The Canadian group Rush is a bit hard to categorize. They went from hard-rock to progressive-rock, to heavy synthesizer and back to hard rock. I liked some of their music and hated some of it. On January 19, 2018 they announced that they were done.
We have no plans to tour or record any more. We’re basically done. After 41 years, we felt it was enough.
This is “Tom Sawyer” from the 1981 album Moving Pictures by Rush, from the end of their progressive-rock era.
A Geek with Guns gives us even more music. Monday Metal: Unfold Legend by Operadyse
I’m in the mood for something that sounds epic.
Operadyse is a French Symphonic Power Metal band drawing heavily on fantasy for their lyrics. (Yes the lyrics are in English.) It consists of Franck Garcia (Vocals), Gianni Nardonne (Keyboards), Damien Marco (Guitars), Stéphane Lambert (Guitars), Laurent Maurel (Drums), and Franck Hermanny (Bass).
Heard this on WXRT’s (“Chicago’s Finest Rock”) Saturday Morning Flashback a while back. I had almost forgotten about Edie Brickell & The New Bohemians. This is probably their best known song. “What I Am” is from the 1988 album, Shooting Rubberbands at the Stars. They are still around, with an album from 2006 and current concert dates.
Last week we had “Nemo” by Nightwish. Today we have that song covered by Camille and Kennerly Kitt, known as The Harp Twins.
The Kitt sisters seem to have a penchant for doing harp covers of metal songs, and while I don’t always like them, this one seems to work.
And if it isn’t too non-PC, Happy Valentine’s Day.
While I liked very little of Fatboy Slim’s music, there is no denying that he helped bring Big Beat style to the mainstream. Though the only song I ever recall hearing on the radio was “Right Here, Right Now” which was not his best effort.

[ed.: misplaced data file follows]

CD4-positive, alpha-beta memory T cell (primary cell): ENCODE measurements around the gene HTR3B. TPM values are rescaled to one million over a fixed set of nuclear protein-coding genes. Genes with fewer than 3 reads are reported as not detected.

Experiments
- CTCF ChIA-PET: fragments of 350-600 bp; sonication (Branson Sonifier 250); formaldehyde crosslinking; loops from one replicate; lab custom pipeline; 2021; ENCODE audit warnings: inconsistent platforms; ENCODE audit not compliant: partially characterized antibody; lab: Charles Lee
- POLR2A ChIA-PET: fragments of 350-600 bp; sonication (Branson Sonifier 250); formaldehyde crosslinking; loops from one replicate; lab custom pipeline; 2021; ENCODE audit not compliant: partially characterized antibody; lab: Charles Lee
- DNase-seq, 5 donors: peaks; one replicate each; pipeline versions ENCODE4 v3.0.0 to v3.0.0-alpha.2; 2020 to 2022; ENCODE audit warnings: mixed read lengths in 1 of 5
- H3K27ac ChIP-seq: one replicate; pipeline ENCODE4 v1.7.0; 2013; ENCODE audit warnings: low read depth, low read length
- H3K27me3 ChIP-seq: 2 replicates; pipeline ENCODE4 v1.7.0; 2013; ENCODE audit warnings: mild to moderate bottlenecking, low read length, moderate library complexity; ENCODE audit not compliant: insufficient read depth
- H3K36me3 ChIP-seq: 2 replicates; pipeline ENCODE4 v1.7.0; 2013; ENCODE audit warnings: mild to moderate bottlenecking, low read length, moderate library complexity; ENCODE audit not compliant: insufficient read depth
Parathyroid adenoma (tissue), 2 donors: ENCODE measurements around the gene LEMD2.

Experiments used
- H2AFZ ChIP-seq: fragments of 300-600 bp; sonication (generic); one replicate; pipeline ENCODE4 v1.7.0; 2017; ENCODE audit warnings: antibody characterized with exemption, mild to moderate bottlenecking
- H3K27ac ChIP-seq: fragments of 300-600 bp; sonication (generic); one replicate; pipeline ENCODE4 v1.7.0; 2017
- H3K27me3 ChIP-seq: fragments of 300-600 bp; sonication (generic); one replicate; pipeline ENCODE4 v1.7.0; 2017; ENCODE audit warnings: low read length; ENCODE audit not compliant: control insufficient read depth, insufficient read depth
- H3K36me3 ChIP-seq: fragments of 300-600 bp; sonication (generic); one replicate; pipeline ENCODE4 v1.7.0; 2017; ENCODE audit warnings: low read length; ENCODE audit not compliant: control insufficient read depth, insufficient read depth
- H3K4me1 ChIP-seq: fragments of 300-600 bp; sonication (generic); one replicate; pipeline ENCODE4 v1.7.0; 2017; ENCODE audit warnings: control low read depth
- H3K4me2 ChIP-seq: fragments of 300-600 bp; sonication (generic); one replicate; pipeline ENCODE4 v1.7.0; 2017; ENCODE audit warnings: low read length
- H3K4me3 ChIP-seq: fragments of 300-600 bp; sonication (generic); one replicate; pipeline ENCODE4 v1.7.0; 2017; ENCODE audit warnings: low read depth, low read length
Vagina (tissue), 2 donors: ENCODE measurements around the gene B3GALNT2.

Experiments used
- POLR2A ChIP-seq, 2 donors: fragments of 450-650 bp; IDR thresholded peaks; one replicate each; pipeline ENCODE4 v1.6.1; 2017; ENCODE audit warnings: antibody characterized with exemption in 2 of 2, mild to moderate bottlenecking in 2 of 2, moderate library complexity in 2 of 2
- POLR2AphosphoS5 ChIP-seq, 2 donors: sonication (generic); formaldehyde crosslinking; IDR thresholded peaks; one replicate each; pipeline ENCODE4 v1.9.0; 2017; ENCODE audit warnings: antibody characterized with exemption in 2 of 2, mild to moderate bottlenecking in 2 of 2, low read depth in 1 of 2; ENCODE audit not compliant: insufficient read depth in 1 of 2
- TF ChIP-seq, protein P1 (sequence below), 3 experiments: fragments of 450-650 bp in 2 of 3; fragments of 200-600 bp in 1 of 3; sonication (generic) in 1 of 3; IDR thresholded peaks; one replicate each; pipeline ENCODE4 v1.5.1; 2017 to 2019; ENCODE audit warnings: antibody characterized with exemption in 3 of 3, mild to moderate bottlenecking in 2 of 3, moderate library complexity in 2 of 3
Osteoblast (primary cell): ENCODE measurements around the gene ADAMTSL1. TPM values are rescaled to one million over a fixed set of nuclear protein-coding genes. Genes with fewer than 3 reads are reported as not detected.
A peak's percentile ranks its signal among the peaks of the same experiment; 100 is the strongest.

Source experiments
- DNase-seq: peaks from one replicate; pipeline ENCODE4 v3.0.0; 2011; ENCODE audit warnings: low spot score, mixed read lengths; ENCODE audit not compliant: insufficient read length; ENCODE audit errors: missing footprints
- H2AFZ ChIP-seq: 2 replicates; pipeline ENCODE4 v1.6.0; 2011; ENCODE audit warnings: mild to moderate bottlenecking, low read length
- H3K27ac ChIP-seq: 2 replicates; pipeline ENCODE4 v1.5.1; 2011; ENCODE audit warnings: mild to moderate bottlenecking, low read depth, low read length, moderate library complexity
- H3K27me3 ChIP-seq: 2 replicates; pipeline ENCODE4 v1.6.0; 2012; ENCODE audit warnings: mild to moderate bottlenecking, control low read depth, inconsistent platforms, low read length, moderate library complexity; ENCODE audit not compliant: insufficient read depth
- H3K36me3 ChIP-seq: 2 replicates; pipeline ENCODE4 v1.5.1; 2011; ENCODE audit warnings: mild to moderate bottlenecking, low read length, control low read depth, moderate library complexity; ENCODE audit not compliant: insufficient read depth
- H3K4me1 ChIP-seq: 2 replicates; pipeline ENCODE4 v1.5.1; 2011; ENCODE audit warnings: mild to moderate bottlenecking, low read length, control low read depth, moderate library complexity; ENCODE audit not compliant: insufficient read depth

But since I do like Big Beat (The Crystal Method comes to mind) I thought I would have a song by Fatboy Slim I do like. The video, staring Christopher Walken, is classic. It won a Grammy for Best Music Video in 2002. This is “Weapon of Choice” by Fatboy Slim (also known as Norman Quentin Cook). It was only ever released as a single in 2001.
Evanescence is a hard-rock band fronted by Amy Lee. Most people know the single “Bring Me To Life” from their 2004 album Fallen. Radio stations didn’t want to play “a chick with a piano” on rock radio. (Proving they were assholes in 2004. Are they still? Probably.)
The record label actually pushed the band to have a male lead singer – because the music industry in the US is completely insane. They can only repeat things they’ve seen before. (Reminds me of Hollywood on that score.) They finally got a male voice on “Bring Me To Life,” but Amy Lee was never happy about that. (They recently released a version of that song with only Lee’s voice.)
This is “Going Under” from the same 2004 album, Fallen. (Can someone who worked for a radio station in 2004 explain to me how this isn’t hard rock? A chick and a piano? Really?!?)
While The Fifth Element was a pretty forgettable movie, it did have a few redeeming qualities (aside from Milla Jovovich that is). One of them was “The Diva’s Song.”
This is an incredible version from Jane Zhang, of Chengdu, Sichuan, China. This song is supposed to be impossible for a human to sing. Almost. (A couple of my other favorite scenes from the movie are after the break.)
After the break, we have “Count to 10” and “Anybody else want to negotiate?” from the Fifth Element.